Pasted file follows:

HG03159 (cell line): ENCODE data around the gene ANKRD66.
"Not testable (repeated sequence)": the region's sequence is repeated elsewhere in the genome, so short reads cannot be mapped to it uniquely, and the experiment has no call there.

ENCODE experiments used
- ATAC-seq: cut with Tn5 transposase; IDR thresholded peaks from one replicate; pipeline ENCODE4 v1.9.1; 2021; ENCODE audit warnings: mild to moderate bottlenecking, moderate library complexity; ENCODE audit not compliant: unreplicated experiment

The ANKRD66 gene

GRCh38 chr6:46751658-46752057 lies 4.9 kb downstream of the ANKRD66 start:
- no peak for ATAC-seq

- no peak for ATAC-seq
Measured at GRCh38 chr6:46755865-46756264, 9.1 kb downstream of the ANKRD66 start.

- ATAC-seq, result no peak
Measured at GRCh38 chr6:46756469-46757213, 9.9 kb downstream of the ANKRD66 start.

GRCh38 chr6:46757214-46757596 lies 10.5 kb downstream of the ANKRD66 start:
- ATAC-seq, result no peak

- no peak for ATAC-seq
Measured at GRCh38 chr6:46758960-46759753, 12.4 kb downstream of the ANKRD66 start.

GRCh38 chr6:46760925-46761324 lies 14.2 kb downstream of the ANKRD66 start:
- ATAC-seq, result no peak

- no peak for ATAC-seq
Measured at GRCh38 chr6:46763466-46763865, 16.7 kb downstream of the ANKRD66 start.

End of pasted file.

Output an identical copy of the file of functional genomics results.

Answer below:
HG03159 (cell line): ENCODE data around the gene ANKRD66.
"Not testable (repeated sequence)": the region's sequence is repeated elsewhere in the genome, so short reads cannot be mapped to it uniquely, and the experiment has no call there.

ENCODE experiments used
- ATAC-seq: cut with Tn5 transposase; IDR thresholded peaks from one replicate; pipeline ENCODE4 v1.9.1; 2021; ENCODE audit warnings: mild to moderate bottlenecking, moderate library complexity; ENCODE audit not compliant: unreplicated experiment

The ANKRD66 gene

GRCh38 chr6:46751658-46752057 lies 4.9 kb downstream of the ANKRD66 start:
- no peak for ATAC-seq

- no peak for ATAC-seq
Measured at GRCh38 chr6:46755865-46756264, 9.1 kb downstream of the ANKRD66 start.

- ATAC-seq, result no peak
Measured at GRCh38 chr6:46756469-46757213, 9.9 kb downstream of the ANKRD66 start.

GRCh38 chr6:46757214-46757596 lies 10.5 kb downstream of the ANKRD66 start:
- ATAC-seq, result no peak

- no peak for ATAC-seq
Measured at GRCh38 chr6:46758960-46759753, 12.4 kb downstream of the ANKRD66 start.

GRCh38 chr6:46760925-46761324 lies 14.2 kb downstream of the ANKRD66 start:
- ATAC-seq, result no peak

- no peak for ATAC-seq
Measured at GRCh38 chr6:46763466-46763865, 16.7 kb downstream of the ANKRD66 start.